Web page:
Prince Harry has landed his second new role in as many days — this time signing up to join a high-powered Aspen Institute commission on what it calls “information disorder.”
Prince Harry is one of 15 commissioners to join the not-for-profit’s initiative, which will consist of a six-month study into the “modern-day crisis” of mis- and disinformation in America.
The commission is co-chaired by journalist Katie Couric, cybersecurity expert Chris Krebs, and Rashad Robinson, the president of Color Of Change. Other commissioners include former Facebook executive Alex Stamos and James Murdoch’s wife Kathryn Murdoch.
It comes as Prince Harry has done little to hide his disdain for certain sections of the press, telling Oprah Winfrey this month that British tabloids are “bigoted” and create a “toxic environment” of “control and fear.”
His wife, Meghan Markle, added that press reporting is amplified by social media. “It was like the Wild, Wild West. It spread like wildfire. Plus, my being American — it translated in a different way across the pond. So you had a noise level that was very different,” she said.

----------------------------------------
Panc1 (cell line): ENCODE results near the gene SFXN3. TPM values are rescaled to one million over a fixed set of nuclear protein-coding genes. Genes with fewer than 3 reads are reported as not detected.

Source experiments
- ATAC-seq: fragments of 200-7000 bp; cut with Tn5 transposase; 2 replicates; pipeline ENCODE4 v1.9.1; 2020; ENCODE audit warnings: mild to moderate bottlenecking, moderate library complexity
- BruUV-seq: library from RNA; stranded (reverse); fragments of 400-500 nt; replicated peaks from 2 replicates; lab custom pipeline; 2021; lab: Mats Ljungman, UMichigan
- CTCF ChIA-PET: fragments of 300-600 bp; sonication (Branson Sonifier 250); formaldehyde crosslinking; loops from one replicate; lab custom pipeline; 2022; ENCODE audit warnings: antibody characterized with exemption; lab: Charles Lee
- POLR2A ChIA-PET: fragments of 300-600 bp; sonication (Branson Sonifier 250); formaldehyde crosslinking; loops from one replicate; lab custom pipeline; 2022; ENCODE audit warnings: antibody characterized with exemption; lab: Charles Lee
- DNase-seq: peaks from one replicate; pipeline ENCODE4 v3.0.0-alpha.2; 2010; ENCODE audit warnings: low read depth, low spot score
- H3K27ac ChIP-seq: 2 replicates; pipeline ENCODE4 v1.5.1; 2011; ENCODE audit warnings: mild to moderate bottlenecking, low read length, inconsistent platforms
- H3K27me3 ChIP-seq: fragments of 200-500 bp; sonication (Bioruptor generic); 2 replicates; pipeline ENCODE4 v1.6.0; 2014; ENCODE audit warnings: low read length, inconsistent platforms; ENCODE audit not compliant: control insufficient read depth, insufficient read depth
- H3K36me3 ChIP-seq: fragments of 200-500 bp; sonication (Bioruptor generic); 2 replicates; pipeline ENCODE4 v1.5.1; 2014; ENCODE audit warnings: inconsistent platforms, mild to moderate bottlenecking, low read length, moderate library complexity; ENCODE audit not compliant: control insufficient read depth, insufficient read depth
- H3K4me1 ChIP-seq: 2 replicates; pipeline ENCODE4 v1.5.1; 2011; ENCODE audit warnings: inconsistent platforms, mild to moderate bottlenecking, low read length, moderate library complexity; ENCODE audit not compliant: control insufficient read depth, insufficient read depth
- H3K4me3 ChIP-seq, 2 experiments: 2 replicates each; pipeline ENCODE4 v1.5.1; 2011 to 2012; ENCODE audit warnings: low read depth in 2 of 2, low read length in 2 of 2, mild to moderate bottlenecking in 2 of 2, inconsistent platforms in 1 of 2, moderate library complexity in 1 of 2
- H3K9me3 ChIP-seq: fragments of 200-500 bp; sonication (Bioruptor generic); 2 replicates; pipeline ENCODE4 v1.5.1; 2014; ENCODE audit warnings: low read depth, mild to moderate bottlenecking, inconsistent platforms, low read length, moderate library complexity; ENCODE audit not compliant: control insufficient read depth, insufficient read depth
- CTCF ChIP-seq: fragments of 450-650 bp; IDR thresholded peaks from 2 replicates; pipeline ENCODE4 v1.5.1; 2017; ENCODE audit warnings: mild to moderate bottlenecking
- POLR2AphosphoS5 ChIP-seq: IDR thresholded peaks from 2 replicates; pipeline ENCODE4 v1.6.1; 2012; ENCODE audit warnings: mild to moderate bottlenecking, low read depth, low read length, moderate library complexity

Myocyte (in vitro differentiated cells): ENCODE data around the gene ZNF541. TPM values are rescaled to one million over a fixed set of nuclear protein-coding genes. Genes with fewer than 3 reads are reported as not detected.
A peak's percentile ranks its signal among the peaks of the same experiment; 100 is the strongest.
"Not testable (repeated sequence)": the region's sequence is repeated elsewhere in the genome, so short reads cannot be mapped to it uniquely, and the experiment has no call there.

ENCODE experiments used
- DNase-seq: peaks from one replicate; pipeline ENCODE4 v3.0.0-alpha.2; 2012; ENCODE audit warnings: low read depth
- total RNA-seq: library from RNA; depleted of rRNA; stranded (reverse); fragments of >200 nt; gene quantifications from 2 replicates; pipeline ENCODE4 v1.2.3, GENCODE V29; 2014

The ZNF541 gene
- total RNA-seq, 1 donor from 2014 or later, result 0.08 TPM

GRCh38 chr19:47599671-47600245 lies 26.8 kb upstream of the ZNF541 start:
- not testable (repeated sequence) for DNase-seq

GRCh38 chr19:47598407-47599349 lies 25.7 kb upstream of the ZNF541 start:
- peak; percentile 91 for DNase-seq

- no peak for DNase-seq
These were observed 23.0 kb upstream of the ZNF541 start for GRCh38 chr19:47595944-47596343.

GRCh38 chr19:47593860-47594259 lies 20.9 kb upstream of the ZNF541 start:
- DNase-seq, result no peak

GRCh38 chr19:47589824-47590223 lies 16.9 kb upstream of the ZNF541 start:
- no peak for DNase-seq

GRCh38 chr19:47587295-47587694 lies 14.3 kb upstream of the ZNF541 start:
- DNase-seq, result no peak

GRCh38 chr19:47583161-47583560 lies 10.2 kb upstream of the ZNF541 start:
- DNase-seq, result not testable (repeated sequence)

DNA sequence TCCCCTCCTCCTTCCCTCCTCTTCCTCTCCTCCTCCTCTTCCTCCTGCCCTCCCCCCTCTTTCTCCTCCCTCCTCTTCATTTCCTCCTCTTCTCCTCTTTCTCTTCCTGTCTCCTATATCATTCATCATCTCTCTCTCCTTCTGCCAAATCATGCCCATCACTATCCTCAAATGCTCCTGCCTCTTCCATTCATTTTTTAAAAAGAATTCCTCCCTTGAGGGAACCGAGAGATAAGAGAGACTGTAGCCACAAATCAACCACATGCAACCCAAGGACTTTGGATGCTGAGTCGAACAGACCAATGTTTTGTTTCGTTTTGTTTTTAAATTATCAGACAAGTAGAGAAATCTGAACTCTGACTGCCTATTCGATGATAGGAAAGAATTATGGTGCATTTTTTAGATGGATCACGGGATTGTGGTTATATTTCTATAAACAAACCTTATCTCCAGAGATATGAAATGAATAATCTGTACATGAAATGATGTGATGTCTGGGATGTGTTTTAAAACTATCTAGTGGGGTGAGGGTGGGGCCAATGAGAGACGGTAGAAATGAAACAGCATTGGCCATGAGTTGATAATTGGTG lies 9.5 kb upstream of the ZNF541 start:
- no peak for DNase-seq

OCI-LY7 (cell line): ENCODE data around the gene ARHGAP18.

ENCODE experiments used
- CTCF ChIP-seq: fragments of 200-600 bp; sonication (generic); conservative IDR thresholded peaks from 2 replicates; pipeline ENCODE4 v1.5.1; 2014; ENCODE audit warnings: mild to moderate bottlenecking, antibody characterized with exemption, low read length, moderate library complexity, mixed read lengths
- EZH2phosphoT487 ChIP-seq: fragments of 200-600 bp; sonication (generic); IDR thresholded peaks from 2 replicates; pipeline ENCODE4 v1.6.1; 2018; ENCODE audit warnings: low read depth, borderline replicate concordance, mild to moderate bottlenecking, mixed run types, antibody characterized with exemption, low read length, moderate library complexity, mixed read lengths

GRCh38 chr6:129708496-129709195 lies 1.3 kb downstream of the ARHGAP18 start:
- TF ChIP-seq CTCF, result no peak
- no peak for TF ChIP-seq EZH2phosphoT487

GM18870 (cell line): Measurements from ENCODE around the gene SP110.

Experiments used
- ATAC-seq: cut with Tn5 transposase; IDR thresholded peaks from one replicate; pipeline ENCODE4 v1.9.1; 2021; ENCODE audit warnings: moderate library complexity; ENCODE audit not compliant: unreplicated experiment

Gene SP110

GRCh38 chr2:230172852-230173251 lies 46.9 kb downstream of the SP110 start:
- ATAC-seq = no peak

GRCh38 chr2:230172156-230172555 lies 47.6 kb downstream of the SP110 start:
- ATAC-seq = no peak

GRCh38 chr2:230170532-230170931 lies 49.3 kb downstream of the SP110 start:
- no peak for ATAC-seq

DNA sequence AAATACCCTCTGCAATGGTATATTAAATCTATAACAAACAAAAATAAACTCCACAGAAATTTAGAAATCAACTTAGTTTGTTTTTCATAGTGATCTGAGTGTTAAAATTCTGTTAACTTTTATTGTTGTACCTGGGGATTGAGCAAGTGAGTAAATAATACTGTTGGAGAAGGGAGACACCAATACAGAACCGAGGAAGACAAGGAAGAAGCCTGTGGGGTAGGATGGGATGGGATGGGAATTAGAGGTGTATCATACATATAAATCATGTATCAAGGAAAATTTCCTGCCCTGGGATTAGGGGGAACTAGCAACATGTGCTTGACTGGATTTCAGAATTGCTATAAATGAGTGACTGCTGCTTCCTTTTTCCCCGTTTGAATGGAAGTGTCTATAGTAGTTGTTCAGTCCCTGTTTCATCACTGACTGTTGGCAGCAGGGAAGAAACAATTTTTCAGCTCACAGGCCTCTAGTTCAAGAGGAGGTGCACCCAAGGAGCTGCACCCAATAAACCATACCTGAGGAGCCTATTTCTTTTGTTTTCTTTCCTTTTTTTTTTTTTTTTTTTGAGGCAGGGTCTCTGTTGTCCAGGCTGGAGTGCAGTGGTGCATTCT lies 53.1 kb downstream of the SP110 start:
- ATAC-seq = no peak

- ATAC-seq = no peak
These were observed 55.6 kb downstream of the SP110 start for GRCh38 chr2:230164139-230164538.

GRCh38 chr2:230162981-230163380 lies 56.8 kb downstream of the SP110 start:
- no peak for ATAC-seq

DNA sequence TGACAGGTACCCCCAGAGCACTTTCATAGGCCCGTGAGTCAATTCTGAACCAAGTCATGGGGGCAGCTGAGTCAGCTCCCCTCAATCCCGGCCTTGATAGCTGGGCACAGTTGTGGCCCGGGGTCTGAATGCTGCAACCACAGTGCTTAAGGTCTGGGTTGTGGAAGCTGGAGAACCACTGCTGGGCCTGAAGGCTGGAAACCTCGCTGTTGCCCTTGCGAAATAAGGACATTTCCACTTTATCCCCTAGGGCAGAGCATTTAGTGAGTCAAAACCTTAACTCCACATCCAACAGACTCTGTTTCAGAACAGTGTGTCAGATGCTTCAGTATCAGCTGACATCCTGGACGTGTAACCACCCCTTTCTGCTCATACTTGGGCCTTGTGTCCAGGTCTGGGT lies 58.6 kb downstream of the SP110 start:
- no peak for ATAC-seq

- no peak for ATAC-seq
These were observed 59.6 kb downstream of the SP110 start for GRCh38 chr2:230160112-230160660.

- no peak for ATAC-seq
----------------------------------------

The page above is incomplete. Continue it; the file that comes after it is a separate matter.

In a statement to CNN on his Aspen Institute role, the Duke of Sussex said: “As I’ve said, the experience of today’s digital world has us inundated with an avalanche of misinformation, affecting our ability as individuals as well as societies to think clearly and truly understand the world we live in.”
“It’s my belief that this is a humanitarian issue and as such, it demands a multi-stakeholder response from advocacy voices, members of the media, academic researchers, and both government and civil society leaders. I’m eager to join this new Aspen commission and look forward to working on a solution-oriented approach to the information disorder crisis.”
His Aspen Institute gig comes after he joined Silicon Valley coaching and mental health services company BetterUp as its chief impact officer on Tuesday.
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